- Database administration work
- Infrastructure changes
- Access control management
- Tooling for development, packaging, testing, etc.
While the approach seems like an easy answer, a few challenges can come up, including when scaling the team (i.e., when scaling, more requests lead to more hiring, more training, and more overhead). We’ve discussed other downsides of this approach in our previous blog post about the Postman data team’s hub-and-spoke model.
We found a solution. Why not build a product for these dependent activities?
Postman’s infrastructure journey
While the foundation-as-a-product approach is logical and helpful, it can be challenging to implement. We have been facing the challenge to make it a reality, and though the setup that we have today is nowhere near close to what we aspire to be, it is a work in progress that we are excitedly building upon.
For example, the team owning infrastructure and reliability currently uses a Jira project as an interface to meet consumers’ needs. This Jira project is bound by certain SLAs that power up our manual-process-performance metrics, giving us signals to avoid breaching the SLAs. It is quite similar to how we drive focused hiring via data.
Even though the current setup has helped us get to where we are today, we have strong apprehensions about using it in the future.
Why not envision infrastructure as a product?
Considering the scale of Postman’s infrastructure needs, we can only cater to generics, not specifics. The interesting thing is that the generic use cases account for more than 80% of our consumer base. Hence, this model will work for a majority of our use cases.
For the remaining 20%, we are planning to keep the existing interface open, and the biggest challenge will be to move this 20% to a generic-use cases bucket as well. Just like any other product, this will be an ongoing challenge.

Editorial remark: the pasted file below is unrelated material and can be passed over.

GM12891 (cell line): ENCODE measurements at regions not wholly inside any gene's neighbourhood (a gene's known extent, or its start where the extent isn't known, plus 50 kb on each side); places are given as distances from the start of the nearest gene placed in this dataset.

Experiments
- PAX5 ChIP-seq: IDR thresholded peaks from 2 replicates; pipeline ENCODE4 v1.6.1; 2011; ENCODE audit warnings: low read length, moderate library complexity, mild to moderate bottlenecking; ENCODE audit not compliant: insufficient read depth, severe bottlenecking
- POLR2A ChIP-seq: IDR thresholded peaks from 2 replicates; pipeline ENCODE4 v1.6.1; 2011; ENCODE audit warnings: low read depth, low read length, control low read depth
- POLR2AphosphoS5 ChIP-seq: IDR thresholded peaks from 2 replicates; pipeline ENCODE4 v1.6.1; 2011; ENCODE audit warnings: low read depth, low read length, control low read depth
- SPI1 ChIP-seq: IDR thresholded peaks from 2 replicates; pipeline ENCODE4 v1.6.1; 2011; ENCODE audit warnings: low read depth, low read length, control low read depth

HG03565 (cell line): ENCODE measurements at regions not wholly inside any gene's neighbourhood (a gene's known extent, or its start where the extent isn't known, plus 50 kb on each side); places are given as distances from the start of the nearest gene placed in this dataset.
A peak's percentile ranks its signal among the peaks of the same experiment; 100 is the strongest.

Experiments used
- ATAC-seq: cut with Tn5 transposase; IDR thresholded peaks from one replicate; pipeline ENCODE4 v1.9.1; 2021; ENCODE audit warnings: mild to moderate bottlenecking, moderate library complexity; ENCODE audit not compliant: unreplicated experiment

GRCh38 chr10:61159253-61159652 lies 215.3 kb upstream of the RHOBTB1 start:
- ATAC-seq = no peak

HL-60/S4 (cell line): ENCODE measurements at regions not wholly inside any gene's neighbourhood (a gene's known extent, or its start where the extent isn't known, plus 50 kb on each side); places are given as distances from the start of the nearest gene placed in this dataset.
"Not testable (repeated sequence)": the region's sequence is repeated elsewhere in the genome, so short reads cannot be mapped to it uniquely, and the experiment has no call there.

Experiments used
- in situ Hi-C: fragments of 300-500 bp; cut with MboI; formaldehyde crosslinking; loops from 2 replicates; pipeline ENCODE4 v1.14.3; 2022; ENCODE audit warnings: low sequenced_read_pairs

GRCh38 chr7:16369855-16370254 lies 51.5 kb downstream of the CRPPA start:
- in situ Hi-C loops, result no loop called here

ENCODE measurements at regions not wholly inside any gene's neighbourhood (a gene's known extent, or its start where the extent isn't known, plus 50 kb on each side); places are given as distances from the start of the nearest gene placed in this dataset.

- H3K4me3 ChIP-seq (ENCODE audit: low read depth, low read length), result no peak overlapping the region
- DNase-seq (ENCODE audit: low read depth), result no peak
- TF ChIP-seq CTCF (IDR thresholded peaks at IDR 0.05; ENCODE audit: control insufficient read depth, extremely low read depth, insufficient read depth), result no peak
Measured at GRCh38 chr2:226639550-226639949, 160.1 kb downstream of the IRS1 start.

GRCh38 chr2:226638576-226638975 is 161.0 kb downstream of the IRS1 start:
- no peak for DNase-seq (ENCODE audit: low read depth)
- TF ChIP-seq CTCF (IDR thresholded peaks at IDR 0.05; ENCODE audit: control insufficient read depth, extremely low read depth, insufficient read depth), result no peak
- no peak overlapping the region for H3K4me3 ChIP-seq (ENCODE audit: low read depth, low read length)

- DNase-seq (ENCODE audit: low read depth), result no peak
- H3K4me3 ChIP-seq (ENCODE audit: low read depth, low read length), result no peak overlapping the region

Investing in technical infrastructure is a hot topic in the industry. It’s just a matter of time until certain organizations’ internal thought processes around infrastructure become future products.
Do we really need foundation teams?
When all is said and done, foundation teams don’t look entirely different from our typical user-facing squads. If you take a closer look, both a squad and a foundation team have to do the following:
- Provide value to their users by building a product(s)
- Cater to their dependencies within the organization
The latter point is not generally understood because squads are considered to be independent units. So why do they need to cater to their organizational dependencies at all? It’s simple: the boundaries are created to cater to user domains (like payments, shipping, etc.) but these domains are connected internally, especially at a system level. For squads, those dependencies could be APIs (application programming interfaces) that they need to maintain and improve upon for other squads. Ultimately, a foundation team is another team that interfaces with other internal squads of the organization.
Did you find this blog post interesting? If so, you might also be interested in working at Postman. Learn about joining the Postman team here.
What do you think about this topic? Tell us in a comment below.